2. If it is unsaturated
      1. And has double bonds, it is an alkene, and takes the suffix -ene
      2. And has triple bonds, it is an alkyne, and take the suffix –yne
  2. Find the main chain by counting the number of carbons starting at one end of the compound, and goint to another end, without counting a carbon twice (keep some of the later steps in mind). Then, based on this number of carbons select a prefix from the chart in the prefixes section above.
    1. If it is an alkane, just use the suffix from step 1.1.
    2. If it is an alkene, use the appropriate suffix from step 1.2. Then, place the number of the carbon where the double/triple bond begins, making it the lowest number possible, and separate it from the number-of-carbons prefix and suffix with hyphens (e.g. but-2-ene ). Note that C1 (the first carbon in the main chain) should be based on this step. It also seems to be acceptable to place the number before the name of the main chain (e.g. 2-butene)
  3. If the compound is an alkene, then another element can be added to the name.
    1. If the parts of the compound separated by the double bond are on the same side of the double bond, then the prefix cis- is added before the name of the main chain (e.g. cis-but-2-ene).
    2. If the parts of the compound separated by the double bond are on different sides of the double bond, then the prefix trans- is added before the name of the main chain (trans-but-2-ene).
  4. Identify if the compound has alkyl groups.
    1. If there are, determine how many there are, and where they are relative to C1.
      1. The number of the carbon where the alkyl group attaches to the main chain is placed before the name of the alkyl group, and this is placed before the name of the main chain (e.g. 2-methylbutane)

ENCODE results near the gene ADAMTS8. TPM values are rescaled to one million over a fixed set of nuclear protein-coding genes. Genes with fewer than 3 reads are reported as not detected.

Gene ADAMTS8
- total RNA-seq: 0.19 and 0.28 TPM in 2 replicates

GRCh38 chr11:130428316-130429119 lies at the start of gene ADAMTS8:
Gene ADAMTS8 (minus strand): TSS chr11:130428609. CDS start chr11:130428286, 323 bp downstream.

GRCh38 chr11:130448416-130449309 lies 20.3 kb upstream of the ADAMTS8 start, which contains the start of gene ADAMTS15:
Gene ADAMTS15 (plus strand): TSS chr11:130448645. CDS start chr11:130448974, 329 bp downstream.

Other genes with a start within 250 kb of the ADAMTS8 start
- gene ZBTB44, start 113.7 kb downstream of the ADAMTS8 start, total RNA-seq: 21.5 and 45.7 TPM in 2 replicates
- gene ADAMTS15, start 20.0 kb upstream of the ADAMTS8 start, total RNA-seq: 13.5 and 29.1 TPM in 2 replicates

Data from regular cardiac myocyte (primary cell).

2. If there are more than one type of alkyl group, the alkyl groups are named in alphabetical order, and separated by commas (e.g. 3-ethyl,4-methyhexane)
      3. If there are more than one of a certain type of alkyl group, the carbons where they attach are separated by commas, and a prefix based on their number is added (e.g. 2,2-dimethypropane). A list is provided below.

Alkyl group prefixes[edit]

Number of groups prefix
1 none
2 di-
3 tri-
4 tetra-

Examples[edit]

2-methylhexane-2D-skeletal.png
  1. The compound is saturated, and therefore is an alkane.
  2. The main chain of carbons contains six carbons (hex-).
  3. It is not an alkene.
  4. The compound has one alkyl group (methyl) connecting at C2.

This compound’s name is 2-methylhexane

2,3-dimetilbutāns.svg
  1. The compound is saturated, and therefore is an alkane.
  2. The main chain contains four carbons (but-).
  3. It is not an alkene.
  4. The compound has two alkyl groups (both methyl) connected at the C2 and C3

The name of this compound is 2,3-dimethylbutane

Skeletal-formulae-internal-double-bond.png
  1. This compound is unsaturated and is an alkene (double bonds).
  2. The main chain has six carbons (hex-), and the double bond is at C3.
  3. Disregard step 3.
  4. The compound has no alkyl groups.

The name of this compound is hex-3-ene or 3-hexene.

Skeletal-formulae-terminal-triple-bond.png
  1. This compaound is unsaturated and is an alkyne (triple bonds)
  2. The main chain has six carbons (hex-)
  3. Disregard step 3.
  4. the compound has no alkyl groups

The name of this conpound is hex-1-yne or 1-hexyne.

Isomers[edit]

  • Structural - carbons are arranged differently.